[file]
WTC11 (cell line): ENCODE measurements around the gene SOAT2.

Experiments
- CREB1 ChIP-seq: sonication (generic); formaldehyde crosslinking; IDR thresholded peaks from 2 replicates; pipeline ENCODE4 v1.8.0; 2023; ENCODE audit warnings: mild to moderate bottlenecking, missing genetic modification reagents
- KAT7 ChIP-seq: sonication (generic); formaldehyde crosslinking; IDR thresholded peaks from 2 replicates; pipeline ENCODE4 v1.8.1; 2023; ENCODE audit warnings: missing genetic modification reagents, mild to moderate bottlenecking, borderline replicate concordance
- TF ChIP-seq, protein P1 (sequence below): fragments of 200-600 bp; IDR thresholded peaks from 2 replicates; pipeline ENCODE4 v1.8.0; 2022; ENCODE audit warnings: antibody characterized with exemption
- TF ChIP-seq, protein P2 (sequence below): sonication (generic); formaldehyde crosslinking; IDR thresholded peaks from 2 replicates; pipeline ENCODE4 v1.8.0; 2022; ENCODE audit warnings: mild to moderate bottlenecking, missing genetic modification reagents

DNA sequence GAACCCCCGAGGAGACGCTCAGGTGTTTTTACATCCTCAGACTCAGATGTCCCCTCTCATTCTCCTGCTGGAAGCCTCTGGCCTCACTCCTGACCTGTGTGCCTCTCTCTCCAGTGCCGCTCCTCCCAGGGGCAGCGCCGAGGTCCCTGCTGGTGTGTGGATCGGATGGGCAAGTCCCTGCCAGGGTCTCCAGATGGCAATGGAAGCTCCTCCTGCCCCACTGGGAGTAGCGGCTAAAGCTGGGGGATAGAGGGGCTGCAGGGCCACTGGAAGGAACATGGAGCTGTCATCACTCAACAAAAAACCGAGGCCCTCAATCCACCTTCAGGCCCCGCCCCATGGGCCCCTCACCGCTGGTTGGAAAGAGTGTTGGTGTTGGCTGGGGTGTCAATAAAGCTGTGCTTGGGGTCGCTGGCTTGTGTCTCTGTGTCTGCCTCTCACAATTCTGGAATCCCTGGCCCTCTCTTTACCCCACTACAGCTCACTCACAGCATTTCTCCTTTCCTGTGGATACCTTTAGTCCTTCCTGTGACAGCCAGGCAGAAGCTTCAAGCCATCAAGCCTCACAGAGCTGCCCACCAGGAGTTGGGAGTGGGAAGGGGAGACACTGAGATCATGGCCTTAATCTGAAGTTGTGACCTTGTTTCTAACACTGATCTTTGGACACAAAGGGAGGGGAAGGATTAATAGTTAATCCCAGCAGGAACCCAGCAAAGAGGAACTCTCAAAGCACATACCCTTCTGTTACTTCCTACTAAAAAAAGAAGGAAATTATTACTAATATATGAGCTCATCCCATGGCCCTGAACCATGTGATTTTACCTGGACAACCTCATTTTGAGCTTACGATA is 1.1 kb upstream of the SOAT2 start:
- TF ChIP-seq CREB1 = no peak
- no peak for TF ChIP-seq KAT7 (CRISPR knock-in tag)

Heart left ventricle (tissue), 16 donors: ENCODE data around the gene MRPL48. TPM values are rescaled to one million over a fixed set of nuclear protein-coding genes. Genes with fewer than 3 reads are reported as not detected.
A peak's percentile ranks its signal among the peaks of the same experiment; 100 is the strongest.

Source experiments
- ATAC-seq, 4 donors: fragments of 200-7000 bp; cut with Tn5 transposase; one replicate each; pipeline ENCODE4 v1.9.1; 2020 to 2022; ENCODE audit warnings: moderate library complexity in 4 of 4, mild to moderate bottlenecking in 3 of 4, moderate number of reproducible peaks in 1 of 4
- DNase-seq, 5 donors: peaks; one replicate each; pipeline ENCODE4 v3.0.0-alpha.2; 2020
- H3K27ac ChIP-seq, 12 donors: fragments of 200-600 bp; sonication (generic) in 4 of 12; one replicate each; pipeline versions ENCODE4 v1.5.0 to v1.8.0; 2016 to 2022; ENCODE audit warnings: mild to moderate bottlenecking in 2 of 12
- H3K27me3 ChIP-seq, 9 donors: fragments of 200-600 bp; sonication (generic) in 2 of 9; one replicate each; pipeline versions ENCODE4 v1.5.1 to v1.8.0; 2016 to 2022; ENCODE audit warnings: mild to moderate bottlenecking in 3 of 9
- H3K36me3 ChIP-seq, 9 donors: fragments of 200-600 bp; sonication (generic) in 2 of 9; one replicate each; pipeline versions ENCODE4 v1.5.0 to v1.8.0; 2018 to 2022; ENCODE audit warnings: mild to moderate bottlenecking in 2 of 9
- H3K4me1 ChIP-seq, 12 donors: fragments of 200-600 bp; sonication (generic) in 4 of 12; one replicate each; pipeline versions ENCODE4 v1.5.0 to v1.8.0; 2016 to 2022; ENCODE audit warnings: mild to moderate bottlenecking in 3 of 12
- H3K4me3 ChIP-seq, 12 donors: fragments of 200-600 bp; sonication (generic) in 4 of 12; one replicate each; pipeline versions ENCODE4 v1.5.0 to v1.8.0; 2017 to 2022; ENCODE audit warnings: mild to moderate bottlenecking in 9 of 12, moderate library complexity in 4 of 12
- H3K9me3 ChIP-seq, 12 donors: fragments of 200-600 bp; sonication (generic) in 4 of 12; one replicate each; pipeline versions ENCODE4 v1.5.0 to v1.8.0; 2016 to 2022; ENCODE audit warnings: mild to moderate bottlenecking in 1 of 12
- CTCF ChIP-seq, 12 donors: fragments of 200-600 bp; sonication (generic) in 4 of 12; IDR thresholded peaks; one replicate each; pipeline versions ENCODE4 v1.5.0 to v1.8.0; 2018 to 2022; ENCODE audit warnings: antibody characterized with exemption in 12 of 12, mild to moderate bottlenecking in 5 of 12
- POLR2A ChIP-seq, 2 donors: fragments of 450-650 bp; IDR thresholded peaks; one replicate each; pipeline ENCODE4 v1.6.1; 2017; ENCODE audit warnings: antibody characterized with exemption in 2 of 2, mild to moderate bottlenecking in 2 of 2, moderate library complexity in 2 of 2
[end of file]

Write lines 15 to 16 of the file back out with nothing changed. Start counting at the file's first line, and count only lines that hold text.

- H3K27ac ChIP-seq, 12 donors: fragments of 200-600 bp; sonication (generic) in 4 of 12; one replicate each; pipeline versions ENCODE4 v1.5.0 to v1.8.0; 2016 to 2022; ENCODE audit warnings: mild to moderate bottlenecking in 2 of 12
- H3K27me3 ChIP-seq, 9 donors: fragments of 200-600 bp; sonication (generic) in 2 of 9; one replicate each; pipeline versions ENCODE4 v1.5.1 to v1.8.0; 2016 to 2022; ENCODE audit warnings: mild to moderate bottlenecking in 3 of 9